Mario C. Rico, MD, is an Associate Scientist at Temple University School of Medicine (TUSM) whose career goal is to become an Independent Investigator. Dr. Rico completed his Post-Doctoral Fellowship in bone research and for the last three years has been expanding his experience in the area of thrombosis and hemostasis. Currently he is studying the molecular mechanisms responsible for the increased cardiovascular risk observed in autoimmune diseases such as Rheumatoid Arthritis (RA). The proposed Mentored Career Development Award (K01) will provide the required support to make possible Dr. Rico's successful career in translational medicine in hematological research. Drs. Kunapuli and DeLa Cadena, Professors at TUSM, will mentor the PI. They are well-recognized trainers and established investigators who will guide Dr. Rico's career development. The proposed training plan includes activities to improve the candidate's knowledge and experience in translational medicine in the area of thrombosis and hemostasis. There is generous institutional support to offer him a unique atmosphere to establish a scientific foundation to accomplish his goals. Dr. Rico's long-term research objective is to study the hematologic changes associated with chronic inflammation in autoimmune diseases and other human conditions that are associated with an increased cardiovascular risk. The alpha granules of platelets contain thrombospondin-1 (TSP1) and transforming growth factor beta (TGFb), which are anti-angiogenic and anti-inflammatory molecules, respectively. Paradoxically, excess secretion of these molecules, both systemically and locally in the joint tissue, seems to aggravate the inflammatory process in RA. TSP1 promotes the assembly of the prothrombinase complex on cell surfaces with subsequent generation of serine proteases. Therefore, we propose that high levels of TSP1 in plasma and synovial fluid are responsible in part for the inflammatory changes observed in RA through promotion of assembly of the prothrombinase complex and activation of the TGFb pathway follow by upregulation of connective tissue growth factor (CTGF). CTGF may increase the risk of cardiovascular disease in RA patients. We will investigate the role of a novel pro-inflammatory axis comprised of TSP1, TGFb and CTGF in RA and the contribution provided by platelets, leukocytes and synoviocytes for the axis to be assembled.
The aims of the research project are to study the platelet- leukocyte interactions in inflammation resulting in TSP1 and TGFb platelet release and to delineate signaling pathways that leads to CTGF upregulation and expression in leukocytes and synoviocytes. These pathways will be assessed as well in an animal model of erosive arthritis and in samples collected from RA patients.

Public Health Relevance

Chronic diseases affect the quality of life for 133 million Americans and are responsible for seven out of every ten deaths in the U.S.- killing more than 1.7 million Americans every year. Rheumatoid Arthritis (RA) is a chronic disease that affects more than 2 million adults in the United States. This project will investigate the molecular mechanisms related with the increase risk of cardiovascular events in patients afflicted with RA.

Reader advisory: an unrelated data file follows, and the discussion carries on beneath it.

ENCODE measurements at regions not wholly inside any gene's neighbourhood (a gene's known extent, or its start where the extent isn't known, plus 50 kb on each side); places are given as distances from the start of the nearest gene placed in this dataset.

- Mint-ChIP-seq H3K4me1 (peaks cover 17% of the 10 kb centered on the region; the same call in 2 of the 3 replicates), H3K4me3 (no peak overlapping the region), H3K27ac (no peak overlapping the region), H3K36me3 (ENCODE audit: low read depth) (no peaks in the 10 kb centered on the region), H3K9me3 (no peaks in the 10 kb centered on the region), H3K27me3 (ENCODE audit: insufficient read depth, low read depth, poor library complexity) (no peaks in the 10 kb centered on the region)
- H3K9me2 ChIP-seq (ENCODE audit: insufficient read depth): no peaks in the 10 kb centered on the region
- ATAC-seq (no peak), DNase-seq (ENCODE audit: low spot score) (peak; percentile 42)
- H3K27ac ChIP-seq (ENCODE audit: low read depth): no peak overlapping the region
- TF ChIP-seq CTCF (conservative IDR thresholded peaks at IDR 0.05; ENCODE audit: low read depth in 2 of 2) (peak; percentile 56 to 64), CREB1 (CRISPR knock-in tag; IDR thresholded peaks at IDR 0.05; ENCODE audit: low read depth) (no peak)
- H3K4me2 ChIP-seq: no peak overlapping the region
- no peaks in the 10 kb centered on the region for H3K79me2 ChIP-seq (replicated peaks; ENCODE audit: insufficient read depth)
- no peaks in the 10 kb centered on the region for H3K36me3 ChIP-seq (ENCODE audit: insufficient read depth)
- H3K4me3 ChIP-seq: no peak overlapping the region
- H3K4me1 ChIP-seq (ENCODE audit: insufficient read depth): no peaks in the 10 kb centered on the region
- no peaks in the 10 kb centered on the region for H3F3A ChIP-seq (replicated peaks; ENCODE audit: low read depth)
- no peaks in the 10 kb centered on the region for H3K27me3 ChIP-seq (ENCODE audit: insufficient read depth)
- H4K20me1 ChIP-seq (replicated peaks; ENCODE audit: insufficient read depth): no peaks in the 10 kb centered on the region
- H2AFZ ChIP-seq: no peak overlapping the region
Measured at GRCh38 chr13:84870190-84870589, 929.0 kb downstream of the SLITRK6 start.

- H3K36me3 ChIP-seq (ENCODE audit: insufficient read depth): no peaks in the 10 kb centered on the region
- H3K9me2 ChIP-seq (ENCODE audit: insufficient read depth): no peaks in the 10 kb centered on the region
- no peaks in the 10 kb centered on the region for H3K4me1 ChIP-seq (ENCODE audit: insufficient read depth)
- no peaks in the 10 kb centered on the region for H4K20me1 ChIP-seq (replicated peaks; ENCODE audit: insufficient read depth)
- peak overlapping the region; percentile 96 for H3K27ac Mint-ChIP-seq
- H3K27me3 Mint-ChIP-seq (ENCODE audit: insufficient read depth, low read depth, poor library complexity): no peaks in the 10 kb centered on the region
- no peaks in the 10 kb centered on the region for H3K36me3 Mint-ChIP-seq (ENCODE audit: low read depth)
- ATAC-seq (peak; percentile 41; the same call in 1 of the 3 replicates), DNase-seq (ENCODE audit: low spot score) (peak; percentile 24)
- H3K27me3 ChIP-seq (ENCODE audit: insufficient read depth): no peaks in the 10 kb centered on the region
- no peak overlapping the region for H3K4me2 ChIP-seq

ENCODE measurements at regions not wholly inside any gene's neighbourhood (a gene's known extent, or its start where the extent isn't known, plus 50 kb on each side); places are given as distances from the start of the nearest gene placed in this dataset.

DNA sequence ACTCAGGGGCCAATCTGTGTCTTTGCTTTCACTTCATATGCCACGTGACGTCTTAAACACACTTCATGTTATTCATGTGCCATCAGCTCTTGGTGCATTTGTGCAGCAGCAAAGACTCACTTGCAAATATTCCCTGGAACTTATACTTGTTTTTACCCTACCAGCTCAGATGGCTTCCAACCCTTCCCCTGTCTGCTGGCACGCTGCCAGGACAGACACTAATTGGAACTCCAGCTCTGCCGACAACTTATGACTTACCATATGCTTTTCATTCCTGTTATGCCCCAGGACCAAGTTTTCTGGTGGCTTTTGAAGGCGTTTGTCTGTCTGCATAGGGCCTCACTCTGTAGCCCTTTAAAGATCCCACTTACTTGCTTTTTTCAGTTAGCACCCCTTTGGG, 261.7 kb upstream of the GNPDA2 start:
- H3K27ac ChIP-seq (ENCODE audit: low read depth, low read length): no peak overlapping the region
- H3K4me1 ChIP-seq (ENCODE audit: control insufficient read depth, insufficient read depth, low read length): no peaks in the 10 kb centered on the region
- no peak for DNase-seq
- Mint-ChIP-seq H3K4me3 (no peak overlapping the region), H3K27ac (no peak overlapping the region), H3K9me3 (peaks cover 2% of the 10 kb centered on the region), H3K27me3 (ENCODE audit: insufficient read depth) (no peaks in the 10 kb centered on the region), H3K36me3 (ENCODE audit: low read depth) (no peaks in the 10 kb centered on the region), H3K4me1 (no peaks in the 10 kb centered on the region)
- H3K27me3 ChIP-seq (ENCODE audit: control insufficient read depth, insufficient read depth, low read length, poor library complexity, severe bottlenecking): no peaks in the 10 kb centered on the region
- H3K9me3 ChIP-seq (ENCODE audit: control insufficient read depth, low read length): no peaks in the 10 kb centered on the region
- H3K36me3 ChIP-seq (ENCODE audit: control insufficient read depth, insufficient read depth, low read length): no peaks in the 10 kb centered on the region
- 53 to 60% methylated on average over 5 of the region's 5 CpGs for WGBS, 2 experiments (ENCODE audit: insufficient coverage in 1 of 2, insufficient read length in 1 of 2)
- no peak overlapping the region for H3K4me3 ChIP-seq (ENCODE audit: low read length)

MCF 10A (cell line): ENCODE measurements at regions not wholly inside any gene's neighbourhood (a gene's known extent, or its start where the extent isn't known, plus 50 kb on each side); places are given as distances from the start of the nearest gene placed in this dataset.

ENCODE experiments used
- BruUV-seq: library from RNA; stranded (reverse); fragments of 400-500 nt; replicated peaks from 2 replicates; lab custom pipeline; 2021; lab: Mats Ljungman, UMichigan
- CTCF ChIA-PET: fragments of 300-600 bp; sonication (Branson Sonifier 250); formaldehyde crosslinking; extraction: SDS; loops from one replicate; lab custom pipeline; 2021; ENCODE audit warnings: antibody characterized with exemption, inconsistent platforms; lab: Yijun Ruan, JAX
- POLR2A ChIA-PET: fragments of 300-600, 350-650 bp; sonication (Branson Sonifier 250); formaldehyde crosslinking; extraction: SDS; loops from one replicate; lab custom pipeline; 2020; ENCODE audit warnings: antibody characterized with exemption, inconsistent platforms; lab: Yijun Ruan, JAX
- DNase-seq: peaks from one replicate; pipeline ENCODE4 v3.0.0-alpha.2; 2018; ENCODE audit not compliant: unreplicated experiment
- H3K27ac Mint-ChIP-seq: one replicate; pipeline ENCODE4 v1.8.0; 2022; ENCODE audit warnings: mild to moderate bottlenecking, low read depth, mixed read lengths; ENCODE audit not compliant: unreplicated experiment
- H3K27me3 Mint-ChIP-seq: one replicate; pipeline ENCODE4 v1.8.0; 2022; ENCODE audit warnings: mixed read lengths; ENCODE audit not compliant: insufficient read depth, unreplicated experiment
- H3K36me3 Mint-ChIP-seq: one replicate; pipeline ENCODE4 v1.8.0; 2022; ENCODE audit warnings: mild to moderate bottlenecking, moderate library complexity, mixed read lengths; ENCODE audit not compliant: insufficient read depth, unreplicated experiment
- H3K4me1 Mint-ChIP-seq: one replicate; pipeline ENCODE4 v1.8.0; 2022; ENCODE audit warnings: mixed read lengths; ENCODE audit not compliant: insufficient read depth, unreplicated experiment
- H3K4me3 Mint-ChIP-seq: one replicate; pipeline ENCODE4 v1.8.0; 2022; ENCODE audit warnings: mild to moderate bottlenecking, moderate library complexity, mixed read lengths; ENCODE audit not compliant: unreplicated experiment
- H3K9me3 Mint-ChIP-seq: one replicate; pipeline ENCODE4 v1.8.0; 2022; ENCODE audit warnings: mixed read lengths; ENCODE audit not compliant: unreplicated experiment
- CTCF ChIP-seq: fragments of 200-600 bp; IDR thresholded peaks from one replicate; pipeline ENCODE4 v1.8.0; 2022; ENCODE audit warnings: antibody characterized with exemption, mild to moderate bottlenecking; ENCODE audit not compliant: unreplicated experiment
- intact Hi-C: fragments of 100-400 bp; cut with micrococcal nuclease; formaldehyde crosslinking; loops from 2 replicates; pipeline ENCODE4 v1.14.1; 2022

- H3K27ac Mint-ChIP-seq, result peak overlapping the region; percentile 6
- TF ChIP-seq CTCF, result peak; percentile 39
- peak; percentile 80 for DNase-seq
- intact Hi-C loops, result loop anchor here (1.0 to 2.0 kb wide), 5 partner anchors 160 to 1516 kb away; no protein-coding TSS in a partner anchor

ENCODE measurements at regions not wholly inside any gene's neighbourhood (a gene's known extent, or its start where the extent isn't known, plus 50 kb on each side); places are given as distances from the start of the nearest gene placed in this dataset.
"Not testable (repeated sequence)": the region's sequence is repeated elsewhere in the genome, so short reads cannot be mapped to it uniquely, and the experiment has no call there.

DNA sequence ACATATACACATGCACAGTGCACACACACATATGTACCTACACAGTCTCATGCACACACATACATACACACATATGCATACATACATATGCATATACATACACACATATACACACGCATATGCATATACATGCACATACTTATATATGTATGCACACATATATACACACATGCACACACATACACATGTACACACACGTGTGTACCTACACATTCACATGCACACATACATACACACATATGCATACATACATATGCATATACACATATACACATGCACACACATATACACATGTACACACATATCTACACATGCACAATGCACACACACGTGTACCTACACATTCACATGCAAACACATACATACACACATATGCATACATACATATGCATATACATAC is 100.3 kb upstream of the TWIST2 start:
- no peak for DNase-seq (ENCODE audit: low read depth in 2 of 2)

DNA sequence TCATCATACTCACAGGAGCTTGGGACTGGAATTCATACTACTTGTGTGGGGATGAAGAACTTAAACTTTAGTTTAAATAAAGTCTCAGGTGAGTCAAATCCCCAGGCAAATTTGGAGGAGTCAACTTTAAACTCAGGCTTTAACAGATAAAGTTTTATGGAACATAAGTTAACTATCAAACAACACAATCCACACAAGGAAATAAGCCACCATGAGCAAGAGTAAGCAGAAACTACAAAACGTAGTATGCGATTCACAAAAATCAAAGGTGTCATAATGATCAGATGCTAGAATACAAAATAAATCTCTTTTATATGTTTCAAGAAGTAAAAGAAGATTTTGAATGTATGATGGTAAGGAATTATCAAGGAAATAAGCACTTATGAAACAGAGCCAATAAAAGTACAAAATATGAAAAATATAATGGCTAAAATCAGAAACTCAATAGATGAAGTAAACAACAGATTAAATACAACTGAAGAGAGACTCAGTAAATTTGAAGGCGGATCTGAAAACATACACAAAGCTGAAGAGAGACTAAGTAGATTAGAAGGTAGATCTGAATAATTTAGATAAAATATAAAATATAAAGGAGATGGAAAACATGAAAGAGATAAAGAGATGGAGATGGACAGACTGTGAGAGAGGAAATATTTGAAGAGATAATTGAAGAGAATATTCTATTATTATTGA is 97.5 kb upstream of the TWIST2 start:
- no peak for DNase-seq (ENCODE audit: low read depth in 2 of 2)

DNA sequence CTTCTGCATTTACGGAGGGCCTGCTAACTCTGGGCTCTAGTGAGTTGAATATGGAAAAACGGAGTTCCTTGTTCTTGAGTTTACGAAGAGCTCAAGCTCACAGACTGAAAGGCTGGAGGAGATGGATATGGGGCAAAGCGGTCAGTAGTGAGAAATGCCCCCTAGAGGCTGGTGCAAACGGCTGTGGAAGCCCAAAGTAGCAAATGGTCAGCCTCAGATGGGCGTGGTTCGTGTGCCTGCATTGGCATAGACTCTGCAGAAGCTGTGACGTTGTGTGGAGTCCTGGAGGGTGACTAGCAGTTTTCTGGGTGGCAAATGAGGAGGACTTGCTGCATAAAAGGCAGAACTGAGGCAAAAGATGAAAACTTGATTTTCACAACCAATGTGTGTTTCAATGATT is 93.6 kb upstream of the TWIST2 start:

Agency
National Institute of Health (NIH)
Institute
National Heart, Lung, and Blood Institute (NHLBI)
Type
Research Scientist Development Award - Research & Training (K01)
Project #
5K01HL103197-05
Application #
8669805
Study Section
Special Emphasis Panel (ZHL1-CSR-H (M1))
Program Officer
Meadows, Tawanna
Project Start
2010-08-01
Project End
2015-05-31
Budget Start
2014-06-01
Budget End
2015-05-31
Support Year
5
Fiscal Year
2014
Total Cost
$140,130
Indirect Cost
$10,380
Name
Temple University
Department
Physiology
Type
Schools of Medicine
DUNS #
057123192
City
Philadelphia
State
PA
Country
United States
Zip Code
19122
Igbre, Ann O; Rico, Mario C; Garg, Sunir J (2014) High-speed optical coherence tomography as a reliable adjuvant tool to grade ocular anterior chamber inflammation. Retina 34:504-8
Liverani, Elisabetta; Rico, Mario C; Yaratha, Laxmikausthubha et al. (2014) LPS-induced systemic inflammation is more severe in P2Y12 null mice. J Leukoc Biol 95:313-23
Liverani, Elisabetta; Rico, Mario C; Garcia, Analia E et al. (2013) Prasugrel metabolites inhibit neutrophil functions. J Pharmacol Exp Ther 344:231-43
Garcia, Analia E; Rico, Mario C; Liverani, Elisabetta et al. (2013) Erosive arthritis and hepatic granuloma formation induced by peptidoglycan polysaccharide in rats is aggravated by prasugrel treatment. PLoS One 8:e69093
Bynagari-Settipalli, Yamini S; Lakhani, Parth; Jin, Jianguo et al. (2012) Protein kinase C isoform ? negatively regulates ADP-induced calcium mobilization and thromboxane generation in platelets. Arterioscler Thromb Vasc Biol 32:1211-9
Garcia, Analia E; Mada, Sripal R; Rico, Mario C et al. (2011) Clopidogrel, a P2Y12 receptor antagonist, potentiates the inflammatory response in a rat model of peptidoglycan polysaccharide-induced arthritis. PLoS One 6:e26035